Tuesday, August 01, 2006

More issues at Jersey's UMDNJ

Further to a post on IPBiz, there are still more problems at New Jersey's UMDNJ.

Josh Margolin reported in the July 28 Star-Ledger:

A proposed $2.5 million marketing campaign to spruce up the image of the state's scandal-plagued medical university was killed yesterday, after the governor's office questioned the timing of an advertising blitz after extensive layoffs and program cuts at the troubled school.

The television and print campaign, which officials said was to begin sometime after Labor Day, was aimed at repairing the badly tarnished reputation of the University of Medicine and Dentistry of New Jersey -- which has been the focus of a continuing federal criminal investigation into fraud, waste and financial abuses.

Governor Corzine's chief counsel Stuart Rabner asked the campaign to stop. Rabner's order came after The Star-Ledger asked the governor's office to comment on the proposed media campaign. Rabner declined to comment, as did a spokesman for Gov. Jon Corzine.

The Star-Ledger continued:

The new plan was to resurrect elements of that plan, in a so-called "repositioning and rebranding campaign" to highlight UMDNJ's research, aimed at attracting researchers, students and patients to the university's clinical services and its teaching hospital. It included many of the television commercials and print advertisements that had already been produced before the lid had been put on the original marketing effort, officials said.

After a year of turmoil, UMDNJ's problems continue. The university remains under the oversight of a federal monitor after it was charged with Medicaid fraud in December. One of its trustees has been accused of ethical lapses by seeking employment for a relative, and dozens of dental students were charged with cheating earlier this year.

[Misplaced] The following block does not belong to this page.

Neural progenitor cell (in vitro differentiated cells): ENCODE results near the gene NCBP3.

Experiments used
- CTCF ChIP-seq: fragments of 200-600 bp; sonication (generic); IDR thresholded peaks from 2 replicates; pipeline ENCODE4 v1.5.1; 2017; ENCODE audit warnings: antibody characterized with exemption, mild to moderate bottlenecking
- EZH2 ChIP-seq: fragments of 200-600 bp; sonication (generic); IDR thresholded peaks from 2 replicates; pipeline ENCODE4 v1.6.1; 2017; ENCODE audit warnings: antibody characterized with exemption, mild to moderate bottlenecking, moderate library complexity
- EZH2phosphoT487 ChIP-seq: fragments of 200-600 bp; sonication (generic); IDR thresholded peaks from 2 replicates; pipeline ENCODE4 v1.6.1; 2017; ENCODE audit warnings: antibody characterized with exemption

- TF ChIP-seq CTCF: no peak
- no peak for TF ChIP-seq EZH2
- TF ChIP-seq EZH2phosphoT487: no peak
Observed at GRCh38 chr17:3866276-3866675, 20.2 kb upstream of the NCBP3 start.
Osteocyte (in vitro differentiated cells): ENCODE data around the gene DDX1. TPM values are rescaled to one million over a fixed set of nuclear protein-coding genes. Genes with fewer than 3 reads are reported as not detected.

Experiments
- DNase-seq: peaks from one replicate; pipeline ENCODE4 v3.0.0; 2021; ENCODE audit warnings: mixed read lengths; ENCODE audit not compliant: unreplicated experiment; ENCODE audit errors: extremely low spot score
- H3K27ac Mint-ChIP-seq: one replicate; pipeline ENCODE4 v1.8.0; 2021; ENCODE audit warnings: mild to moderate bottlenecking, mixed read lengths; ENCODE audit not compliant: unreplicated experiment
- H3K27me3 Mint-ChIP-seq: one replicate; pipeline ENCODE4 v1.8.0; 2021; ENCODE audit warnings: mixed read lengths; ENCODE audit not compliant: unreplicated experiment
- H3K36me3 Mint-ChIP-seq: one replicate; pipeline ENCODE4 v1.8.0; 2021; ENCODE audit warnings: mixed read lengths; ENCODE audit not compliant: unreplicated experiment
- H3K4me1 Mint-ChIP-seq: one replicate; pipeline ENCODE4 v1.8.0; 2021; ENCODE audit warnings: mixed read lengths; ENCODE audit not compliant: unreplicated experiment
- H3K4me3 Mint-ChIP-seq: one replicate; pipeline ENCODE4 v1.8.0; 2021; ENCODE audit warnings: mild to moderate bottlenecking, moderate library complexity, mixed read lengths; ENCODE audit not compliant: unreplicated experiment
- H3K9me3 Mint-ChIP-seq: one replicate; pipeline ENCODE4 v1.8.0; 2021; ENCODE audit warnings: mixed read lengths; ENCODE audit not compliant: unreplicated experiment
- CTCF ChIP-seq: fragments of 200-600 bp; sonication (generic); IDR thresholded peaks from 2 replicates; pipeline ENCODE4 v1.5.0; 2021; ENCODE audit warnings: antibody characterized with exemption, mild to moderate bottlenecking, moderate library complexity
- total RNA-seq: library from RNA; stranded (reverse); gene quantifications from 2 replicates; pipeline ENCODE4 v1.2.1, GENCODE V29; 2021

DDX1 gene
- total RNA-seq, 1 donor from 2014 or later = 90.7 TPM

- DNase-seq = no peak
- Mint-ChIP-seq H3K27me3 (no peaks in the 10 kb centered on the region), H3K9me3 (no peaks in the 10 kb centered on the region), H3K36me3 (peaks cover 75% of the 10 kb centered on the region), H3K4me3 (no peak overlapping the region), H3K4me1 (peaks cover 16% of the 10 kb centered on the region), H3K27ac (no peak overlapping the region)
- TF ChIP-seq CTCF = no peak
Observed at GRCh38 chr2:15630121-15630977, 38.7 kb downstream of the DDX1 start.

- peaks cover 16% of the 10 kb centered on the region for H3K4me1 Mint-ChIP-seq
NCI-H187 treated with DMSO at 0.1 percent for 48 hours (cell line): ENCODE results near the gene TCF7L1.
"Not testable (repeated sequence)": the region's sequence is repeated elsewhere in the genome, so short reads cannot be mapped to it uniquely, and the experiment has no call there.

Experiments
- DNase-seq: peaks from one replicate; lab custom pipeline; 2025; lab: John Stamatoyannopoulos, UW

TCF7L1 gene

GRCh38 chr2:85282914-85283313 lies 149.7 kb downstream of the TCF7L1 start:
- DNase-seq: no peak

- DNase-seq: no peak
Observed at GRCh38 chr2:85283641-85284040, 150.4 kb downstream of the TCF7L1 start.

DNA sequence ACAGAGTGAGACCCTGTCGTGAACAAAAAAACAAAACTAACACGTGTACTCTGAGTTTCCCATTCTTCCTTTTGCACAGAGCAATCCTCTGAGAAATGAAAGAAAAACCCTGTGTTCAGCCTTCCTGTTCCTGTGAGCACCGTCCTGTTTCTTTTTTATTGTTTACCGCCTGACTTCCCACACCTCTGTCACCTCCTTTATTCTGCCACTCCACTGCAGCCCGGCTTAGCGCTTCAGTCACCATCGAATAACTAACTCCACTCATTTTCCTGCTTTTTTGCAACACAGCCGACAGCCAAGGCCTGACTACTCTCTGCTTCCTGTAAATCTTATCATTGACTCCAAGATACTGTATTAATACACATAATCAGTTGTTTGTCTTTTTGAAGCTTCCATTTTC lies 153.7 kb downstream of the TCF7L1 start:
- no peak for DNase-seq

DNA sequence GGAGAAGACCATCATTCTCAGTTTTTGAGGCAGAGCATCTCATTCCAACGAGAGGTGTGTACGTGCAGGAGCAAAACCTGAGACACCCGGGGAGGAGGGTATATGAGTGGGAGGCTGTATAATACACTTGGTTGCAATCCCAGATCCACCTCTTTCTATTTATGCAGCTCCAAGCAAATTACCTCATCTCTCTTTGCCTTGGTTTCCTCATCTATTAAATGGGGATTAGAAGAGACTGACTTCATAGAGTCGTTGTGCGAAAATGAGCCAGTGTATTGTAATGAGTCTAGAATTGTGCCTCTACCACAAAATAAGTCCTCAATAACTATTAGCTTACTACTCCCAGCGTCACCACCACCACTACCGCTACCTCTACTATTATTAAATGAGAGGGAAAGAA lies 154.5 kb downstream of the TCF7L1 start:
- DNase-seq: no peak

In assessing New Jersey's efforts in attracting stem cell researchers, one has to view this sub-story of the problems of UMDNJ. New Jersey will have to try harder, because the baseline is lower. New Jersey taxpayers should not be keen on thrusting money into the hands of inept, corrupt managers.

Somewhat foreseeably, the stem cell issue has been injected into the NJ Senate race.

The Star-Ledger reported:

"The science of stem cell research holds tremendous potential and is developing at a spectacular pace," Republican Tom Kean Jr. said. "In all forms of stem cell research, I see great promise to heal."

Democrats accused Kean of "an election-year conversion" and pointed out that as a state lawmaker Kean has three times voted against bills to create a state-funded Stem Cell Research Institute.

"Three strikes and he's out," said Senate President Richard Codey (D-Essex), who has pushed for legislation to build a stem cell research center based at Rutgers University. "Actions speak louder than words and Tom's voting record says it all."

Kean said he has never voted against funding for stem cell research, but has voted several times against borrowing money to build a research center.

IPBiz notes that, contrary to reports in certain newspapers, New Jersey has NEVER authorized funding to build stem cell research centers, OR to fund their operation. The last version of the Senate bill had funding for three different sites, including one at scandal-plagues UMDNJ.


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